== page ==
FIELD GUIDE FOR EUROPE AND BEYOND

Birds of Europe, North Africa, and the Middle East. Frederic Jiguet and Aurelien Audevard. Princeton Press. 2017. paperback. 5 X 7.5 inches. $29.95.

This is a more thorough guide than the traditional birds of Europe because it moves further south and east than many other guides and thus is great if you are traveling beyond just western Europe. The text is precise and the range maps fine. However, this book depends on photos for bird illustrations and any photographer must admit that has its limits. No single photo or even two, can show everything you might want in a field guide. Illustrations are thus more…well…illustrative. Here are exact quibbles. The text on Coal Tit says “long white nape patch” yet the photo shows a totally black nape. Text on Azure Tit describes a sky-blue mantle while the photo shows a pale gray one. This may be a printing problem similar to what happened with Sibley’s American guide when it went into second edition and the first runs came out with muddy looking birds that were supposed to be bright, like a drab Scarlet Tanager male. Ooops. That print run was withdrawn and the edition re-printed.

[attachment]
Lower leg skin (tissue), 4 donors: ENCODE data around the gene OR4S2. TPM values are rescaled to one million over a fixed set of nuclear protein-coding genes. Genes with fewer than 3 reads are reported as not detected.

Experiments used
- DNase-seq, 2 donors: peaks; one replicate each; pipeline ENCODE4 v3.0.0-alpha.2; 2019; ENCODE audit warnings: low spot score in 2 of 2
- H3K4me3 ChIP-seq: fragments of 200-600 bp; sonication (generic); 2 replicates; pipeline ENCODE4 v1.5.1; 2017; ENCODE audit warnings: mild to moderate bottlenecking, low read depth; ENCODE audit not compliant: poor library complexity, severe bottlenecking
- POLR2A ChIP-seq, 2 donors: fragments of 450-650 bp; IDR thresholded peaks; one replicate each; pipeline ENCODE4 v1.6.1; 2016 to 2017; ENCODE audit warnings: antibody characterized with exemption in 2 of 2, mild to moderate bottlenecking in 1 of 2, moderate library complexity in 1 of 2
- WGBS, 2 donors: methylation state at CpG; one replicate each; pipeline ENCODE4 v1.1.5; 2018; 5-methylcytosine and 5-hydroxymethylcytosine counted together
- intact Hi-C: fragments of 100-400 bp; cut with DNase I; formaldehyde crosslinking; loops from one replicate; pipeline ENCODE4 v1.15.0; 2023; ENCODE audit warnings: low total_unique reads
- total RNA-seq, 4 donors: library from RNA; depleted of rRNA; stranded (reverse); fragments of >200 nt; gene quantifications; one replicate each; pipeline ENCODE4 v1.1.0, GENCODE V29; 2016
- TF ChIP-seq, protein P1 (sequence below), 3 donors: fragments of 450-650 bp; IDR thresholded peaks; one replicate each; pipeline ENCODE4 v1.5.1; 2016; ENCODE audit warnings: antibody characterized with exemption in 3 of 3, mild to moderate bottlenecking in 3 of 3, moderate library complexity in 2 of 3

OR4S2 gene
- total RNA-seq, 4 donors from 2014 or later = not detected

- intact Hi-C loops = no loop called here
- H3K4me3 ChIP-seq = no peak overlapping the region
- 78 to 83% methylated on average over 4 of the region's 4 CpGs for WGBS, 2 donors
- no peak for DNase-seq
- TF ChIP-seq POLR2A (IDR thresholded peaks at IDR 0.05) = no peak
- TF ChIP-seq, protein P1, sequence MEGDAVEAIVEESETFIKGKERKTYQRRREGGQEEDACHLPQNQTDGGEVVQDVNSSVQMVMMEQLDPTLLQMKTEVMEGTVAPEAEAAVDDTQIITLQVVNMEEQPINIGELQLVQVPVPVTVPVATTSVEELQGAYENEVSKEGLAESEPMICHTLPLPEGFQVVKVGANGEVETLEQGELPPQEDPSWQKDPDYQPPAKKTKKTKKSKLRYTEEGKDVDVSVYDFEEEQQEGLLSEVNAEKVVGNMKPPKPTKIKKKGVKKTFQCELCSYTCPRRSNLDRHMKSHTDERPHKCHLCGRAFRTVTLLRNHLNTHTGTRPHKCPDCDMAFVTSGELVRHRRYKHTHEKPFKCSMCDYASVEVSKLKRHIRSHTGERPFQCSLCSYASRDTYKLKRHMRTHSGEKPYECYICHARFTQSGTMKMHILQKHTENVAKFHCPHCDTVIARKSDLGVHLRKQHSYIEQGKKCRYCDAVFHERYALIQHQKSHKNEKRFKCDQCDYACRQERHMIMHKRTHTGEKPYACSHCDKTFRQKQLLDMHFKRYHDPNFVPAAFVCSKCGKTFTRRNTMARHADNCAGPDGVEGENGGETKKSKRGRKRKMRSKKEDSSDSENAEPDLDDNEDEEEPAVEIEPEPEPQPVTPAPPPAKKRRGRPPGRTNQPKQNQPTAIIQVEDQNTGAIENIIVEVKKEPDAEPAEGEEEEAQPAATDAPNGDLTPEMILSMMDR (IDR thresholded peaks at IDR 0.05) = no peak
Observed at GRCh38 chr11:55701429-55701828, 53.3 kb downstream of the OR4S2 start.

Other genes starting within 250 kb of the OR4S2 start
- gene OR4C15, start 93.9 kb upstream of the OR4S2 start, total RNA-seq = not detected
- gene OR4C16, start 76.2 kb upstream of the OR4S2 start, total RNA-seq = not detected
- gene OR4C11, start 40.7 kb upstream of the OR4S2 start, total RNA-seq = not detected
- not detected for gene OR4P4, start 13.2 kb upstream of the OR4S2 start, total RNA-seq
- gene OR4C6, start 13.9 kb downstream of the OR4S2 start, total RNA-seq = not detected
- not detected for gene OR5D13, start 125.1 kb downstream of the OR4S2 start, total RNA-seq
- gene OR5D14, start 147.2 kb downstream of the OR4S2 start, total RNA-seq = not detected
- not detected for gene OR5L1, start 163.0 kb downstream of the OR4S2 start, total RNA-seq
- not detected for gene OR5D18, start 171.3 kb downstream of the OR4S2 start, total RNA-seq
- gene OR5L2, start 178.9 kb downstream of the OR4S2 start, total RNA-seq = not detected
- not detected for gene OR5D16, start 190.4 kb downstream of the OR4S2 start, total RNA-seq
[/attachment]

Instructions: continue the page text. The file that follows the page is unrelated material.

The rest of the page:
It is instructive to see that the newest range map for Collared-Dove shows it has conquered all of Europe except northeastern Scandenavia. The book is polite about the invasive Ruddy Duck, saying only that it is being culled in Britain and France. There the Ruddy is an existential threat to its cousin, the endangered White-faced Duck. Americans need to broaden thei nomenclature as the lingo here in British. Loons are “divers.” Horned and Eared Grebes are “Slavonian” and “Black-necked.” The Common and Velvet Scoters have finally been taxonomically split from our White-winged and Black Scoters…whew. The Eurasian Teal is now split from our Green-winged. The book does not disclose that the Mandarin Duck has dense populations now in some London parks. It simply tells you there are breeding populations spread around western Europe for this Asian species.

If I’d been editor of this book I would have added a single line at the top of the page with the pratincole photos: “These are some of the coolest birds you’ll ever see, anywhere!”

The book covers 860 species and the index has both Latin and English names for each species. Each entry includes a description of the bird’s vocalizations.eurobirds-1eurobirds2eurobirds3

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